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Need some feedback on a scratchbuilt design

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Need some feedback on a scratchbuilt design

Old 03-19-2019, 05:20 AM
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Default Need some feedback on a scratchbuilt design

This is my first post on this forum, and I hope to gain knowledge and feedback from here. Since this is my first post, I cannot attach a sketch of the plane, but I did attach some specifications below. This is my first design of a plane and I would appreciate any feedback.Thanks. Purposeendurance, efficiency, fpvWing Span60 inchesITEMWEIGHT (OZ)Stylesleek, modernAverage Wing Chord6.5 inchesMotor w/mount3Powerplant2200 kv 6x4 propWing Area2.71 ft^23x 9g Servo1.12Stabilitywing sweep/washoutAUW35.37 ozESC (40 amp)1.89AirspeedCruise-40 mph Max-60 mphWing Loading12.11 oz/ft^25.8 ghz tx w/ANT0.83Stall Characteristicsreduced tip stallsAspect Ratio9.2OSD2.27Constructioncomposite foam wing/fiberglassTaper Ratio6:7servo extensions0.72Control System433 mhzC/1.3 ghzV or 2.4ghz/5.8AirfoilNACA 2415unaccounted1(semisym)Landing GearnoneSweep5-10 degrees3300 mah lipo9.68Breakdownremoval wingWashoutlowered angleWing3.73Flight timeover 20 minutesof incidenceFuse1.03on wingtipElevator/Rudder0.5(airfoil with largerTail boom x21.9leading radius)Wing Spar1.5Fiberglass2camera4.2
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Engineered Plane - Sheet1.pdf (69.6 KB, 108 views)
Old 03-21-2019, 12:40 PM
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Welcome to RCU, Sifez!
It is hard commenting on the design only from the data.

Last edited by Lnewqban; 03-21-2019 at 03:22 PM.
Old 04-02-2019, 11:20 PM
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Sifez, Welcome Aboard.

Lnewqban is right, it's tough to really tell much. But the numbers do seem decent enough. Especially if you can meet the 35oz total flying weight with the 60 inch span. It'll darn near being a glider at that wing loading.

The airfoil might not be the best choice though. It's rather thick for a slower flying airframe. I'd opt for the 2412 if you want to stick to the NACA series. And perhaps you should also consider the idea of 2412 at the root and symmetrical 0009 at the tips with some lower value of washout to work with the flying wing. And by all means with these airfoil shapes go with the max value for sweep or even more sweep. Otherwise it'll start to be closer to a plank style wing and you'll need to use a totally other airfoil that has a much lower pitch moment.

Outside of that the rest doesn't really mean much other than it's a flying wing. And a fairly high aspect ratio too. Which is good for trying to meet the expected weight but perhaps not realistic if you're new to building model airplanes. It'll require fairly careful choices to keep the airframe light enough to hit that weight target.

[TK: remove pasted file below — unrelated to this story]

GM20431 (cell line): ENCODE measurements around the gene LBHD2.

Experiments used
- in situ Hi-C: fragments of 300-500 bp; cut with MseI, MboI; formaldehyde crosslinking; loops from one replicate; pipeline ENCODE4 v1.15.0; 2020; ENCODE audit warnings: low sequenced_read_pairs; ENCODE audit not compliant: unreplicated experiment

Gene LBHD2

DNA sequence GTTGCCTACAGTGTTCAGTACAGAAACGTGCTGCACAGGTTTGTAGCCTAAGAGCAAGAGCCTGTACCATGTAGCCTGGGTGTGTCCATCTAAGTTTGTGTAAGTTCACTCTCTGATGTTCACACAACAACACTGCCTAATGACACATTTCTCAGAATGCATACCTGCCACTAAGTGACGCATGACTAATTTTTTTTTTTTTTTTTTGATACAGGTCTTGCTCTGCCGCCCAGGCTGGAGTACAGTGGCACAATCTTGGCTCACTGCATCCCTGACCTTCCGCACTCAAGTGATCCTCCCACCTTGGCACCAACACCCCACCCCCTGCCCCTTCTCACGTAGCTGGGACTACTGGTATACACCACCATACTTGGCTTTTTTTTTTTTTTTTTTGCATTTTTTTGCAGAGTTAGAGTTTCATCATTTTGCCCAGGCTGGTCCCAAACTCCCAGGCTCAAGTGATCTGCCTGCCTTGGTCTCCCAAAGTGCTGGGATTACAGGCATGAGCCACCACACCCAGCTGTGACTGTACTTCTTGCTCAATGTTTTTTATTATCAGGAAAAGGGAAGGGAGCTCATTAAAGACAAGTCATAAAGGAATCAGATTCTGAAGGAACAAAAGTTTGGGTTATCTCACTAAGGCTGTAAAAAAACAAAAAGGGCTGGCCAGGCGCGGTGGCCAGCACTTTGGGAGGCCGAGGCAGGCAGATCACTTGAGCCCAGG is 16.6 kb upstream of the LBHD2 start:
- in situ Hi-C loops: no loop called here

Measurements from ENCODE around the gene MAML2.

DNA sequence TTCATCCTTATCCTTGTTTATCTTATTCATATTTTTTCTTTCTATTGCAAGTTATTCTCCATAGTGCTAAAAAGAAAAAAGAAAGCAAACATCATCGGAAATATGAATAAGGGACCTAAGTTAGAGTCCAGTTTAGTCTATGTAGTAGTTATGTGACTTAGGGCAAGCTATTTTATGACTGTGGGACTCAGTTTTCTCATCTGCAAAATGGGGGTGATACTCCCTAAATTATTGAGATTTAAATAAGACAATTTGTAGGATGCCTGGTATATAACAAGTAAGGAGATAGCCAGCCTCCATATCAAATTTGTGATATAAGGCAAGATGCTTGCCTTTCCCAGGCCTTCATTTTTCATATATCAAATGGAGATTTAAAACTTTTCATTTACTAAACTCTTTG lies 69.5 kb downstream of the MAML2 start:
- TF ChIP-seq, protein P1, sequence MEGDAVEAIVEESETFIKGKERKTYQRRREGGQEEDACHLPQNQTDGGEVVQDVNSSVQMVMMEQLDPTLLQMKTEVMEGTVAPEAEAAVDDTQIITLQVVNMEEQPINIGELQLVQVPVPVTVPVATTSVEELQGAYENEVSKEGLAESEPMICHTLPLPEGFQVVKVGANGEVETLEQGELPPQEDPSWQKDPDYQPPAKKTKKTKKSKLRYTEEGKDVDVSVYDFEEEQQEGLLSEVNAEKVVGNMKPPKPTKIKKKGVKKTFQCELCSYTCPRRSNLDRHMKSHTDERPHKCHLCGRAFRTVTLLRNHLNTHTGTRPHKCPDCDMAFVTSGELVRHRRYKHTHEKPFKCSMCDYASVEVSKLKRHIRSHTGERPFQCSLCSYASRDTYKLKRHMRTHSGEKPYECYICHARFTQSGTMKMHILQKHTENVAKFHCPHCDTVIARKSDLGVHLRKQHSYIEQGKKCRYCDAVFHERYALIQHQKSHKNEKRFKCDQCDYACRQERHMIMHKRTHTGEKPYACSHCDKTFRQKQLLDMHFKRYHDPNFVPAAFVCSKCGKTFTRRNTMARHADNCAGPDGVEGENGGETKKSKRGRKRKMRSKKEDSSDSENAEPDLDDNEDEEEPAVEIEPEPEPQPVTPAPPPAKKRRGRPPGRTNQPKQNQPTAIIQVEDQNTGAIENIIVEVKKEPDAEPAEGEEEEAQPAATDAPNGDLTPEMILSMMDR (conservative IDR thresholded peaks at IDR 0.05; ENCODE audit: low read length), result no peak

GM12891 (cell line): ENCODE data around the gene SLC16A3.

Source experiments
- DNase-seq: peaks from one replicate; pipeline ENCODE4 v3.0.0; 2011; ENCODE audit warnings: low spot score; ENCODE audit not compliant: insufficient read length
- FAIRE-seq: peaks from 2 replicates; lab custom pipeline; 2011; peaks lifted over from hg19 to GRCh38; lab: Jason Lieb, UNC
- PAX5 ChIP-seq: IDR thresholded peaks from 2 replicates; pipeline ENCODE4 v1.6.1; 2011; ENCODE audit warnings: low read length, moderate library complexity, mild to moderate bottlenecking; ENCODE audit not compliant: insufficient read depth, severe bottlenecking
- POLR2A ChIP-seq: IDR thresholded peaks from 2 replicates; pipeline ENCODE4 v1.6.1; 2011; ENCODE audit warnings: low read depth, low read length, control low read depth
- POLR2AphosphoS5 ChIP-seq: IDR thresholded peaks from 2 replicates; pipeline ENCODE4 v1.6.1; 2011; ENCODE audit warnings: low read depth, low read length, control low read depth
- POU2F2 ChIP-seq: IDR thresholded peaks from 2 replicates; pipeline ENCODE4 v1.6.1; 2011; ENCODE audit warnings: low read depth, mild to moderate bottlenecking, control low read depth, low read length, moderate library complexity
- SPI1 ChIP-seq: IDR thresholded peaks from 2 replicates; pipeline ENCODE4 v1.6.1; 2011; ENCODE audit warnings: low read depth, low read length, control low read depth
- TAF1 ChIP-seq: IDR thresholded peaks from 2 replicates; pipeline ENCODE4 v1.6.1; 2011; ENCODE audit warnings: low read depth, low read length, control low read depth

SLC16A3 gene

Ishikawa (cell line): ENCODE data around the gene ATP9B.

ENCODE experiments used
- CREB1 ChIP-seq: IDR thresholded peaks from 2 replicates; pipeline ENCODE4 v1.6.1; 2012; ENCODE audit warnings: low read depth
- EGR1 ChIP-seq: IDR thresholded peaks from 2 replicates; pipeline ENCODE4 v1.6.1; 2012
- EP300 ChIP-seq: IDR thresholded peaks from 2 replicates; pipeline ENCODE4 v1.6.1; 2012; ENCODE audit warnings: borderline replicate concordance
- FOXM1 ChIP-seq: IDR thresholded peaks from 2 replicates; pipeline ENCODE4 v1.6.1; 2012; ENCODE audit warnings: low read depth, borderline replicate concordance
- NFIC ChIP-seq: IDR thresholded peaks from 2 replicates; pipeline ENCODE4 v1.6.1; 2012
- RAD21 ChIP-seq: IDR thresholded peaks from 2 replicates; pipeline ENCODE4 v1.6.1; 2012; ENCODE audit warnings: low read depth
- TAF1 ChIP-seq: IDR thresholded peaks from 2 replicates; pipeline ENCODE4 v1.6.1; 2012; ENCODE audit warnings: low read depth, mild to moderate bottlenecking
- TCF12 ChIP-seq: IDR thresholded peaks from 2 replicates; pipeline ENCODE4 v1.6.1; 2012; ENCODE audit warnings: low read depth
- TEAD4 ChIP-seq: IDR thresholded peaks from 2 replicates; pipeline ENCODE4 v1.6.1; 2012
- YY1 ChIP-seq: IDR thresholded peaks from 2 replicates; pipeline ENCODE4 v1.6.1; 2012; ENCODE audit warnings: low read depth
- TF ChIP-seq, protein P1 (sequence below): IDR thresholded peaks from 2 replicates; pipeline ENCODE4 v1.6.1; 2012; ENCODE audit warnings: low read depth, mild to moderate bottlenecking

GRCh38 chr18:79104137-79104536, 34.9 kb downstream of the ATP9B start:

I think you're also barking up the wrong tree with a motor that only uses a 6x4 prop. That's VERY small for a model intended for longer flight and FPV. And a Kv=2200 that only needs a 6x4 prop indicates a fairly low total wattage motor.

It's tough to nail down cruise and max speeds. But I suspect that it'll take more motor and prop than you noted down to hit those numbers.
Old 04-03-2019, 10:29 AM
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It does rather depend on what you mean by 'endurance'.
For maximum aerodynamic efficiency a conventional wing and tail is actually better than a flying wing. Something along the lines of a high performance glider, however there is no one ideal solution as other factors can have an influence of the design.
The power to fly is however directly proportional to the planes weight so the chosen design may have to be altered so that it gives the best combination of aerodynamics and structural strength to weight. For instance a high performance glider is designed for absolute aerodynamic efficiency as it has to carry little or no disposable payload. To carry a reasonable payload its very high aspect ratio but efficient wings would be at considerable structural disadvantage.
A flying wing does give some structural benefits but it has to compromise a degree of aerodynamic efficiency to achieve aerodynamic stability.
'Endurance' can be a complex subject particularly if you throw in the efficiency of the motor and propeller!
It may be better to take an existing design (built correctly it will fly) and once you have determined its limitations set about designing modifications to it to move towards improving its endurance.
Old 04-09-2019, 03:23 AM
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I see threads like this on RCU from time to time.The best advice is always to not try and reinvent the wheel. Experienced hobbyists and even professionals are working on the same problem as you are now. And they are putting out some good planes. Fly some of theirs first, and start reading up on aerodynamics and aircraft design. After you know what you are doing and also have some piloting skills, then you can start designing a plane with some chance of success.
OTOH, if this is a school project and you want us to verify your ideas and tell you how to make it work, I realize you may not have time for all of that. We see that sometimes too. Your best bet will be to examine the plans and designs of some successful planes and apply what you learn about structure and aerodynamics to your design. If you don't know why something was done a certain way, think it through or read build articles until you do know. We are here to share knowledge, but there is no substitute for learning by experience yourself.

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